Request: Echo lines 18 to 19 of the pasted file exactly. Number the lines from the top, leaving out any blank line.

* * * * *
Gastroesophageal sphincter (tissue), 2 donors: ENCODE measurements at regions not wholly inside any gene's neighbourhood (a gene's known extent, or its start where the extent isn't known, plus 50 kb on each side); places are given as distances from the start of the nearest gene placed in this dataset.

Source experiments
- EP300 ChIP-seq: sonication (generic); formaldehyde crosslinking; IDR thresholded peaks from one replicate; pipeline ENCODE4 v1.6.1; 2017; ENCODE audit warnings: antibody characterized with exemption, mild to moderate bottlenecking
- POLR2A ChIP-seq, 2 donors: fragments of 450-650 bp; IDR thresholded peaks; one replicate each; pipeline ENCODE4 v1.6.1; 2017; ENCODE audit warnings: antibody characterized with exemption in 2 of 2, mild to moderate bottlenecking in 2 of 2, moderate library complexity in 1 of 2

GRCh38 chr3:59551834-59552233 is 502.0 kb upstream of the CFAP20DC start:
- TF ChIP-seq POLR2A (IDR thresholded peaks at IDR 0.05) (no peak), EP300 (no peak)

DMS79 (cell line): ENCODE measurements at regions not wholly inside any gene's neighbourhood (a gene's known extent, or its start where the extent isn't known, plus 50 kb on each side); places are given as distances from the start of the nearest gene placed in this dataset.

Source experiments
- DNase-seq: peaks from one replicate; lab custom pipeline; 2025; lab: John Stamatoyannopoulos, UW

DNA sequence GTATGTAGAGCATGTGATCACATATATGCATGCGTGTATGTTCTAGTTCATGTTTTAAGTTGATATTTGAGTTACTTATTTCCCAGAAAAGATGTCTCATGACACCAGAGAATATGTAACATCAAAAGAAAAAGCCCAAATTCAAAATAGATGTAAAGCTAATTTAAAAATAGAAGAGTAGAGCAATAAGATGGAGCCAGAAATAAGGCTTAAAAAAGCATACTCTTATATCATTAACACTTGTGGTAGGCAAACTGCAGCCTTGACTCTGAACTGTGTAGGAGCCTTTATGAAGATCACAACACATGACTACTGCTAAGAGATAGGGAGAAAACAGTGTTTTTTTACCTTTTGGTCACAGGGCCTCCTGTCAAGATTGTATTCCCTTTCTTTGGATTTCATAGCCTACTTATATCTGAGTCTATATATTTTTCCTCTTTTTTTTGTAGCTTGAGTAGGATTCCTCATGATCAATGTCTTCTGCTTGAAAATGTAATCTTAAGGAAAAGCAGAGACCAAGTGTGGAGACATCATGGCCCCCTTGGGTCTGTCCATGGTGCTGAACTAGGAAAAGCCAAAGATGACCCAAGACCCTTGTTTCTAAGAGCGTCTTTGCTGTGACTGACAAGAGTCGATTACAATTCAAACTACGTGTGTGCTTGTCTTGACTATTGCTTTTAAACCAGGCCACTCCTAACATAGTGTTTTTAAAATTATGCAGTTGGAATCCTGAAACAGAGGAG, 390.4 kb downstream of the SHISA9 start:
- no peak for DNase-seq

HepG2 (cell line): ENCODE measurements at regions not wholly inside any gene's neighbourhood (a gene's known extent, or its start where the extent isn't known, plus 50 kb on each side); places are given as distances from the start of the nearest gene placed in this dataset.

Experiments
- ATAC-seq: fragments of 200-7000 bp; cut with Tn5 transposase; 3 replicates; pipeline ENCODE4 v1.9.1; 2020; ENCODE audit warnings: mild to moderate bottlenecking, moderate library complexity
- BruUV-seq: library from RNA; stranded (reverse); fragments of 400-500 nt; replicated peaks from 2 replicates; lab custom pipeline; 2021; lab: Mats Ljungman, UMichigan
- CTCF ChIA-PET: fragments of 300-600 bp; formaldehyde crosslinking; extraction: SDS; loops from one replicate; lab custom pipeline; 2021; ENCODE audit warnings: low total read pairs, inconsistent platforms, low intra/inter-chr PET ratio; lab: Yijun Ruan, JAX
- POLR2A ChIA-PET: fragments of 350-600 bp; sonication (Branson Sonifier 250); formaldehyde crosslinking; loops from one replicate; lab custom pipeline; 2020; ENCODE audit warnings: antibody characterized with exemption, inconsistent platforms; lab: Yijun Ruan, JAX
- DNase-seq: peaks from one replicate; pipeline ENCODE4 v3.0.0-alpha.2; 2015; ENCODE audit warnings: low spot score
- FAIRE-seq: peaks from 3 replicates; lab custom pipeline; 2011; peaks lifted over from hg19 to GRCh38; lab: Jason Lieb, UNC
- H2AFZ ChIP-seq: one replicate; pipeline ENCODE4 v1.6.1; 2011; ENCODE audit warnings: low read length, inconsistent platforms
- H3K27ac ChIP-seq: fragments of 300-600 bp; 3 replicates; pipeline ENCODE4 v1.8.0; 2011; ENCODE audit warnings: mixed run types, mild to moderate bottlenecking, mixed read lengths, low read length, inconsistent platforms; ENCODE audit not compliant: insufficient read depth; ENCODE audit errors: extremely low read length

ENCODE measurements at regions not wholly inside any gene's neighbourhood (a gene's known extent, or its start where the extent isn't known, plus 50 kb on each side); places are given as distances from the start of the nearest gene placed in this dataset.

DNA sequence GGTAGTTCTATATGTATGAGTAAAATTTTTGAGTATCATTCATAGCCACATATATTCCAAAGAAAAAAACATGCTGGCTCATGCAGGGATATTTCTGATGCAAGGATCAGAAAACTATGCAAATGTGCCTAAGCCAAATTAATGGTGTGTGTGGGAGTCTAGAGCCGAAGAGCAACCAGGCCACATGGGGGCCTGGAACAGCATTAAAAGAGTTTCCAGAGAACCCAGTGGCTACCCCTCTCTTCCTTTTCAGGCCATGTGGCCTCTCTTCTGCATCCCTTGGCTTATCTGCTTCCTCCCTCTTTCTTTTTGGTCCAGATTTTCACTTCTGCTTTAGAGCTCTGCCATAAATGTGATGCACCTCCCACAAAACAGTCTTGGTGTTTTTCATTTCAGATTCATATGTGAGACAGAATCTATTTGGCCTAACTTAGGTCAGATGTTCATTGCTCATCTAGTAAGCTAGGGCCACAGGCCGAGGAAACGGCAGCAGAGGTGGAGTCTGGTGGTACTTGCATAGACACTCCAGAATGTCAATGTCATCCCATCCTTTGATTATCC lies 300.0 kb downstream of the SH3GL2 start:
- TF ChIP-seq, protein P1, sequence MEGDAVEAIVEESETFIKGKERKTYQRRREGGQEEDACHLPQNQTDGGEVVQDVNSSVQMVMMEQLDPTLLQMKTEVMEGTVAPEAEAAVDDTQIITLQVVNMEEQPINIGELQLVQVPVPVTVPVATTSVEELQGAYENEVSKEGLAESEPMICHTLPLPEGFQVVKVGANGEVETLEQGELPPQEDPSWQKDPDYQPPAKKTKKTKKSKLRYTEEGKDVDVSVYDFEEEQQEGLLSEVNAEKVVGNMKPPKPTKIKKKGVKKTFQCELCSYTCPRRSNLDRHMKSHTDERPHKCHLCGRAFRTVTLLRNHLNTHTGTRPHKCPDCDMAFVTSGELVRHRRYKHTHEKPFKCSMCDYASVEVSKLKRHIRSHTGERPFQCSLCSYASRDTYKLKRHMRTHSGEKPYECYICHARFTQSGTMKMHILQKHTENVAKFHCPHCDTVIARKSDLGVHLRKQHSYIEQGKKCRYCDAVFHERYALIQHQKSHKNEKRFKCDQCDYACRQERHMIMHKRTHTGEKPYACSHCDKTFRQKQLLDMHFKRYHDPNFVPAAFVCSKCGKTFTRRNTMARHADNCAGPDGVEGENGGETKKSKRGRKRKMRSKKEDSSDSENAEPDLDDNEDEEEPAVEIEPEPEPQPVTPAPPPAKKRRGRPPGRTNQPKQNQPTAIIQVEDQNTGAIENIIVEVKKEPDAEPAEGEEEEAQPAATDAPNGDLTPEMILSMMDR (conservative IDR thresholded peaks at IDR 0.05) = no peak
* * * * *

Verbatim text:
- DNase-seq: peaks from one replicate; pipeline ENCODE4 v3.0.0-alpha.2; 2015; ENCODE audit warnings: low spot score
- FAIRE-seq: peaks from 3 replicates; lab custom pipeline; 2011; peaks lifted over from hg19 to GRCh38; lab: Jason Lieb, UNC